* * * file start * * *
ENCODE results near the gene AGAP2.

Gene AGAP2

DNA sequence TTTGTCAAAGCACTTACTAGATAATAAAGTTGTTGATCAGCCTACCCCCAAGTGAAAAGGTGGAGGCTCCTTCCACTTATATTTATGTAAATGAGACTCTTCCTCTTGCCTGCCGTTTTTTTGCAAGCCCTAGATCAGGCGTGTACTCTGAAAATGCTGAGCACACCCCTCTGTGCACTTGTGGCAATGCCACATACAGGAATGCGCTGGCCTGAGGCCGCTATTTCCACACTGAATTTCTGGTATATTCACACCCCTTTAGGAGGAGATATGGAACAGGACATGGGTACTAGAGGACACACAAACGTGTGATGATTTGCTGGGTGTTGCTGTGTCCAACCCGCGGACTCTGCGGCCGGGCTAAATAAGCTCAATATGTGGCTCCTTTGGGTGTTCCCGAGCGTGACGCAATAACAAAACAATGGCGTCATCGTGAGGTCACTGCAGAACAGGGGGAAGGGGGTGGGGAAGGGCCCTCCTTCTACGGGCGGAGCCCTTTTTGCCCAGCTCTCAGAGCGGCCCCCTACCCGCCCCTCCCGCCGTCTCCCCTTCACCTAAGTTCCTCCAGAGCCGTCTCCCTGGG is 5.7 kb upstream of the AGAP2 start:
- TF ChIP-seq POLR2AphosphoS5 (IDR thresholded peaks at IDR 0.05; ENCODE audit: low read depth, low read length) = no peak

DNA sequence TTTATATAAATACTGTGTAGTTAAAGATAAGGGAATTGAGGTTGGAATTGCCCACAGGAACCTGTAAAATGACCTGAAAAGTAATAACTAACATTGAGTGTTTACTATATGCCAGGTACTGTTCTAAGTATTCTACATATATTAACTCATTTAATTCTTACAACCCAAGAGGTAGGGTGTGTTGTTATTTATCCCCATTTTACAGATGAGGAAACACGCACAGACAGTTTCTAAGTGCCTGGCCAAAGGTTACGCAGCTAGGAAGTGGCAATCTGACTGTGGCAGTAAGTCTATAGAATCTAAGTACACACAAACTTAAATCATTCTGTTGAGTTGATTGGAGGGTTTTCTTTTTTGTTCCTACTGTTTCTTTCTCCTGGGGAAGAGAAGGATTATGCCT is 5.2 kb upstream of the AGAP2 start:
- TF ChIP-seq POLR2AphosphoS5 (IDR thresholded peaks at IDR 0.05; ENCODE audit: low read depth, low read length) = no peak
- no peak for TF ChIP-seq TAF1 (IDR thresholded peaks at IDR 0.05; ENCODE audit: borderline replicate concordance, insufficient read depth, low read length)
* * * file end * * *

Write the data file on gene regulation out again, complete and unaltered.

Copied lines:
ENCODE results near the gene AGAP2.

Gene AGAP2

DNA sequence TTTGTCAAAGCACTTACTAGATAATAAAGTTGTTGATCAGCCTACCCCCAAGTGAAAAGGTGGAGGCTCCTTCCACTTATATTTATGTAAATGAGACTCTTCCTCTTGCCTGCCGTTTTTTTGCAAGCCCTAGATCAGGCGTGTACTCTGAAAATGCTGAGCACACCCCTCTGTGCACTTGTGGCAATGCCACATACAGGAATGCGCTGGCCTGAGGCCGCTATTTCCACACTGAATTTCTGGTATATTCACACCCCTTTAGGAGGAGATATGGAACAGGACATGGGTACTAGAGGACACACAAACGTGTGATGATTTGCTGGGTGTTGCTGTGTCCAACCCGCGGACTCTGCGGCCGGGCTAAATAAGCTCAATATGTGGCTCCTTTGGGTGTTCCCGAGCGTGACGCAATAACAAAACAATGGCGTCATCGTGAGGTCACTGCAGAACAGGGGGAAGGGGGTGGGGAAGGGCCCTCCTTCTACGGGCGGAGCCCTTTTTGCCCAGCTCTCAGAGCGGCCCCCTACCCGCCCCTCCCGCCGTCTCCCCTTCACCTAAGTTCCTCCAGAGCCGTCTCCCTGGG is 5.7 kb upstream of the AGAP2 start:
- TF ChIP-seq POLR2AphosphoS5 (IDR thresholded peaks at IDR 0.05; ENCODE audit: low read depth, low read length) = no peak

DNA sequence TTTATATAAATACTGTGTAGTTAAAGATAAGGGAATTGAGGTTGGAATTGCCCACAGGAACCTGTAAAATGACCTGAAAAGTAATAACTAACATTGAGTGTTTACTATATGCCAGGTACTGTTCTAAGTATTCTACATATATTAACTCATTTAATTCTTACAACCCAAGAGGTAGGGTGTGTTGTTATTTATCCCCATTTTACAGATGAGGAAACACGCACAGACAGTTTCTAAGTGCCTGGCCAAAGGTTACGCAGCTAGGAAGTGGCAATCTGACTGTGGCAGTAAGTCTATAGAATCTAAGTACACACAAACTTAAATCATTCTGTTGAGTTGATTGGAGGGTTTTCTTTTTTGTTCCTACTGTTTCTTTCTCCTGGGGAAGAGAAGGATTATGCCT is 5.2 kb upstream of the AGAP2 start:
- TF ChIP-seq POLR2AphosphoS5 (IDR thresholded peaks at IDR 0.05; ENCODE audit: low read depth, low read length) = no peak
- no peak for TF ChIP-seq TAF1 (IDR thresholded peaks at IDR 0.05; ENCODE audit: borderline replicate concordance, insufficient read depth, low read length)